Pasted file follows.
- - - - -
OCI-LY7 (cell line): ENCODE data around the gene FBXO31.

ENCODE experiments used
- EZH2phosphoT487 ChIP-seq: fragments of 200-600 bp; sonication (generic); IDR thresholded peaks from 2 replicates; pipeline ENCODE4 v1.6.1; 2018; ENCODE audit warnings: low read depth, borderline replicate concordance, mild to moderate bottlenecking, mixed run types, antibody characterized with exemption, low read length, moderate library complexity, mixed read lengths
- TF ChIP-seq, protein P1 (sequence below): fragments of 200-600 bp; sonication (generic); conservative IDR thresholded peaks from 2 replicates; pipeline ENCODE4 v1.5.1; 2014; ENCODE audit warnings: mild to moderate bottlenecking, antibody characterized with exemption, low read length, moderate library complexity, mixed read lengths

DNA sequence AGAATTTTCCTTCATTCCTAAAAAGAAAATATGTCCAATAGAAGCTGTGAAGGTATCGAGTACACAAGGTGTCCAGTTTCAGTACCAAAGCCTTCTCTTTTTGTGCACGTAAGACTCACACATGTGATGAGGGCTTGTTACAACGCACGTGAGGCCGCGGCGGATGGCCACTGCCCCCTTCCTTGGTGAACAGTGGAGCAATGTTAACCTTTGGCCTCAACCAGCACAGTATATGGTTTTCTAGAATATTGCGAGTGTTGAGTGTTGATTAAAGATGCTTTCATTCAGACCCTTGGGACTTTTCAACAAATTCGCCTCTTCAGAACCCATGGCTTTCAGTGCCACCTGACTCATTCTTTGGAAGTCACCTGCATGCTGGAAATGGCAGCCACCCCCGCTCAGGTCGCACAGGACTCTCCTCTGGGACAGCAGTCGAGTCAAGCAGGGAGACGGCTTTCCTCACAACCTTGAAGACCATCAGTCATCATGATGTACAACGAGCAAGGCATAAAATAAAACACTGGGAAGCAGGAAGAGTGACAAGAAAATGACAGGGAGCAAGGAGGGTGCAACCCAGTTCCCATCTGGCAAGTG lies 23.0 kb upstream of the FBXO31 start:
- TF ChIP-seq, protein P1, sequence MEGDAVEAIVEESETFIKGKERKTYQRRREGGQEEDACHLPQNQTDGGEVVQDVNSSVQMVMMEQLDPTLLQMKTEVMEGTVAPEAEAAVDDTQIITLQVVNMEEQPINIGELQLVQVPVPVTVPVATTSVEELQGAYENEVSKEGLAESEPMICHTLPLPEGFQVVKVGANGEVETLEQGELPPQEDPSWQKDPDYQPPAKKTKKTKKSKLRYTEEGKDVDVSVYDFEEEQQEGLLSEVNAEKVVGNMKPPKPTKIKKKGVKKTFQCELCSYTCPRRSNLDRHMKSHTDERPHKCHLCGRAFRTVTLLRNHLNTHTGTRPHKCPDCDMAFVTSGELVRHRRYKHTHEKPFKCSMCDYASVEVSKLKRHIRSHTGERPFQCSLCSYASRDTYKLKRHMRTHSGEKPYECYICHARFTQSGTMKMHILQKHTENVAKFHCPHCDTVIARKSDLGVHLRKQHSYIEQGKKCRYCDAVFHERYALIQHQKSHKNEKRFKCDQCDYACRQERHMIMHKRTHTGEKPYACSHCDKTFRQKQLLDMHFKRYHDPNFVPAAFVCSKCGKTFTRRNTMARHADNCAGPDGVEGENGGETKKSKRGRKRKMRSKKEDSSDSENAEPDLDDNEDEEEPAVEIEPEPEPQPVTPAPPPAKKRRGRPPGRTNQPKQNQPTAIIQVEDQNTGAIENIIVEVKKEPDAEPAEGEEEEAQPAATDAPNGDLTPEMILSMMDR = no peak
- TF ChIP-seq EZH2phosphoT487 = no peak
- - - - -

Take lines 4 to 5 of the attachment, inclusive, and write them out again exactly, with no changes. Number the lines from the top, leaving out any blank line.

- TF ChIP-seq, protein P1 (sequence below): fragments of 200-600 bp; sonication (generic); conservative IDR thresholded peaks from 2 replicates; pipeline ENCODE4 v1.5.1; 2014; ENCODE audit warnings: mild to moderate bottlenecking, antibody characterized with exemption, low read length, moderate library complexity, mixed read lengths

DNA sequence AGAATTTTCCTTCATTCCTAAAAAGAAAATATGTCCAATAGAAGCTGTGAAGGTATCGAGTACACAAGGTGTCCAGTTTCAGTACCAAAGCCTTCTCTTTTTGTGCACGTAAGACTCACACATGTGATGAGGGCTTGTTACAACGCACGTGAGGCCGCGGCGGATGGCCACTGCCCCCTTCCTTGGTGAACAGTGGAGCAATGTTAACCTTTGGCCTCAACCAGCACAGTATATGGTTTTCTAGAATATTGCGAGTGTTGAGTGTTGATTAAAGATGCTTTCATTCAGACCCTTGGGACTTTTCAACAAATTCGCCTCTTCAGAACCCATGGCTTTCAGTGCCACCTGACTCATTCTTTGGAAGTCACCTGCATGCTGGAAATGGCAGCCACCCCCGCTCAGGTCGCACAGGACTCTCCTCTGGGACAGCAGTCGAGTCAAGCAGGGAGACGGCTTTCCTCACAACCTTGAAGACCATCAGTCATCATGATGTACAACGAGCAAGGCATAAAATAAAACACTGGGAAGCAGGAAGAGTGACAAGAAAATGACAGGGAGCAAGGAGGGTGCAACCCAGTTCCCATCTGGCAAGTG lies 23.0 kb upstream of the FBXO31 start: